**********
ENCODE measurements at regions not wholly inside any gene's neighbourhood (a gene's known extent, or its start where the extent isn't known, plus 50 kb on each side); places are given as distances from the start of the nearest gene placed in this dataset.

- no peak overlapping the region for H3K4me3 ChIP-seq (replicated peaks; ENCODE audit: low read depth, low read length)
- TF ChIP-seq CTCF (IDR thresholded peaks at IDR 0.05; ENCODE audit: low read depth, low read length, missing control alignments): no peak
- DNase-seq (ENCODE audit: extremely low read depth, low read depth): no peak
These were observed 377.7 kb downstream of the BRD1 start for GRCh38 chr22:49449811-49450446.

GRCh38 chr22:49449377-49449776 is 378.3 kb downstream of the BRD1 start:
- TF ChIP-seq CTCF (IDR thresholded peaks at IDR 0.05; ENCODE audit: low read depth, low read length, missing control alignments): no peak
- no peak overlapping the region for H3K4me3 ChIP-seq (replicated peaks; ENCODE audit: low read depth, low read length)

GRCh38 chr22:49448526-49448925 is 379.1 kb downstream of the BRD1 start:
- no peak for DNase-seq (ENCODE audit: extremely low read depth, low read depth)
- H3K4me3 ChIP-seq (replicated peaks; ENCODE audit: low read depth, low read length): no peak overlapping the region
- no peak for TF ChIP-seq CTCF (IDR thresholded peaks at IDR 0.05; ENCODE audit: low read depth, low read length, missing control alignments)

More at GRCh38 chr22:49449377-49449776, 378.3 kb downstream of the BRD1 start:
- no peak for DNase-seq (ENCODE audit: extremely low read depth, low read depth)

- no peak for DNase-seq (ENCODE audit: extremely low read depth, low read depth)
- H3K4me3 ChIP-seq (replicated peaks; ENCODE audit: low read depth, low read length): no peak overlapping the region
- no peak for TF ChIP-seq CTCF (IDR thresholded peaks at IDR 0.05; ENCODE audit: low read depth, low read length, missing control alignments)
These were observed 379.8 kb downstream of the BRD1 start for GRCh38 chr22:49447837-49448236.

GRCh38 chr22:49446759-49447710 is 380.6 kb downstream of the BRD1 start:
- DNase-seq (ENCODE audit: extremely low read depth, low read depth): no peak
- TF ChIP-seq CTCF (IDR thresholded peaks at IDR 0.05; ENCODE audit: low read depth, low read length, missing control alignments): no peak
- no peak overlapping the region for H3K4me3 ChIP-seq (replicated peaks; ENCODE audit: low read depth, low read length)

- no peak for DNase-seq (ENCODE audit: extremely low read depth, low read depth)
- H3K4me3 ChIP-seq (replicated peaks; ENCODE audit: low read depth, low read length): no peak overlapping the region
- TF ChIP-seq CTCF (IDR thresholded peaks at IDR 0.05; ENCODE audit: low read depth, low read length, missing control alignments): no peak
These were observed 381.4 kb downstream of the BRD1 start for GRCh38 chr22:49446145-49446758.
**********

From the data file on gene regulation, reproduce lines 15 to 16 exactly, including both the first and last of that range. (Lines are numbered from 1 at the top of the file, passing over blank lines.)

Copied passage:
- no peak for DNase-seq (ENCODE audit: extremely low read depth, low read depth)
- H3K4me3 ChIP-seq (replicated peaks; ENCODE audit: low read depth, low read length): no peak overlapping the region